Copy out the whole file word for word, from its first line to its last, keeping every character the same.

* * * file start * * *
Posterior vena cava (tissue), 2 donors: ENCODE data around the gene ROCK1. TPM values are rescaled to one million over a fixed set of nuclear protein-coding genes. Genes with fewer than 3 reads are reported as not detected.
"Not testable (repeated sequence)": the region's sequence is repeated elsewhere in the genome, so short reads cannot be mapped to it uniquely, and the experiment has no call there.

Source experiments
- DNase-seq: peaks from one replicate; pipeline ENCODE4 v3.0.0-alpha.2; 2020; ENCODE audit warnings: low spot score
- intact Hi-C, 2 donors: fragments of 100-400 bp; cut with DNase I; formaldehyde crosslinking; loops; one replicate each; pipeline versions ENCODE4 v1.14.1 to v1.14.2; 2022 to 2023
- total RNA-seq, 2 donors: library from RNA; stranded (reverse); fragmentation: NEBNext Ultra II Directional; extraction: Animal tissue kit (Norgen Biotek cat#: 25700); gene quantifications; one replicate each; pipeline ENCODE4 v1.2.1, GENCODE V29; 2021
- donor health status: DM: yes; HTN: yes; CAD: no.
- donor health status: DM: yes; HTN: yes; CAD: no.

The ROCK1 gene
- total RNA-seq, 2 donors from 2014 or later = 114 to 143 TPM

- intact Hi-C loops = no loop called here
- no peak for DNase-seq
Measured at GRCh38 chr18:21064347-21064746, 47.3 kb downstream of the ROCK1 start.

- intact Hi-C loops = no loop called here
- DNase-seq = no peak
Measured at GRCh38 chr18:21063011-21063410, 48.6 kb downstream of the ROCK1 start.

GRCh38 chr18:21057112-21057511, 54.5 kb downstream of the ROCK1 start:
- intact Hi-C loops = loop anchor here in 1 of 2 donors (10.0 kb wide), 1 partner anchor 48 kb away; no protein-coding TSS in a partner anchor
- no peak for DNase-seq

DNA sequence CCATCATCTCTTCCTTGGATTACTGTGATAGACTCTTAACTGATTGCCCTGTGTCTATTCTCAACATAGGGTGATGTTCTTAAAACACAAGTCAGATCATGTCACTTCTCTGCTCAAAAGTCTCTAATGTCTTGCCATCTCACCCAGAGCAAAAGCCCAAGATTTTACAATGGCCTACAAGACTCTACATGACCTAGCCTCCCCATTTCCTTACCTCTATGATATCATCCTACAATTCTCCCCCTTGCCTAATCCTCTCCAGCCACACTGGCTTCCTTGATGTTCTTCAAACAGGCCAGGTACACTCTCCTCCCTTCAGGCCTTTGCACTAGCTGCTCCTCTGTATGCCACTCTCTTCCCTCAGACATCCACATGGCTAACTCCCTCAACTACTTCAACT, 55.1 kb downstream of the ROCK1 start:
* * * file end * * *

Posterior vena cava (tissue), 2 donors: ENCODE data around the gene ROCK1. TPM values are rescaled to one million over a fixed set of nuclear protein-coding genes. Genes with fewer than 3 reads are reported as not detected.
"Not testable (repeated sequence)": the region's sequence is repeated elsewhere in the genome, so short reads cannot be mapped to it uniquely, and the experiment has no call there.

Source experiments
- DNase-seq: peaks from one replicate; pipeline ENCODE4 v3.0.0-alpha.2; 2020; ENCODE audit warnings: low spot score
- intact Hi-C, 2 donors: fragments of 100-400 bp; cut with DNase I; formaldehyde crosslinking; loops; one replicate each; pipeline versions ENCODE4 v1.14.1 to v1.14.2; 2022 to 2023
- total RNA-seq, 2 donors: library from RNA; stranded (reverse); fragmentation: NEBNext Ultra II Directional; extraction: Animal tissue kit (Norgen Biotek cat#: 25700); gene quantifications; one replicate each; pipeline ENCODE4 v1.2.1, GENCODE V29; 2021
- donor health status: DM: yes; HTN: yes; CAD: no.
- donor health status: DM: yes; HTN: yes; CAD: no.

The ROCK1 gene
- total RNA-seq, 2 donors from 2014 or later = 114 to 143 TPM

- intact Hi-C loops = no loop called here
- no peak for DNase-seq
Measured at GRCh38 chr18:21064347-21064746, 47.3 kb downstream of the ROCK1 start.

- intact Hi-C loops = no loop called here
- DNase-seq = no peak
Measured at GRCh38 chr18:21063011-21063410, 48.6 kb downstream of the ROCK1 start.

GRCh38 chr18:21057112-21057511, 54.5 kb downstream of the ROCK1 start:
- intact Hi-C loops = loop anchor here in 1 of 2 donors (10.0 kb wide), 1 partner anchor 48 kb away; no protein-coding TSS in a partner anchor
- no peak for DNase-seq

DNA sequence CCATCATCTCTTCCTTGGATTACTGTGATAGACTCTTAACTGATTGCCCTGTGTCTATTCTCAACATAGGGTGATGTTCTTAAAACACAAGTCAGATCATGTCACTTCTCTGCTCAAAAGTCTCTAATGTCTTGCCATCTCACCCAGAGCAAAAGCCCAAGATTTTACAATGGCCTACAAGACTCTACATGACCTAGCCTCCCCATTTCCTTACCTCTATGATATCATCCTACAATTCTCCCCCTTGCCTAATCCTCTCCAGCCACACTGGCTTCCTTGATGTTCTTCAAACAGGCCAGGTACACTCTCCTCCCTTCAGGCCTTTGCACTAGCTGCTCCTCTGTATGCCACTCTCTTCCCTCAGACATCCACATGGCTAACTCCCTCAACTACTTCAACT, 55.1 kb downstream of the ROCK1 start: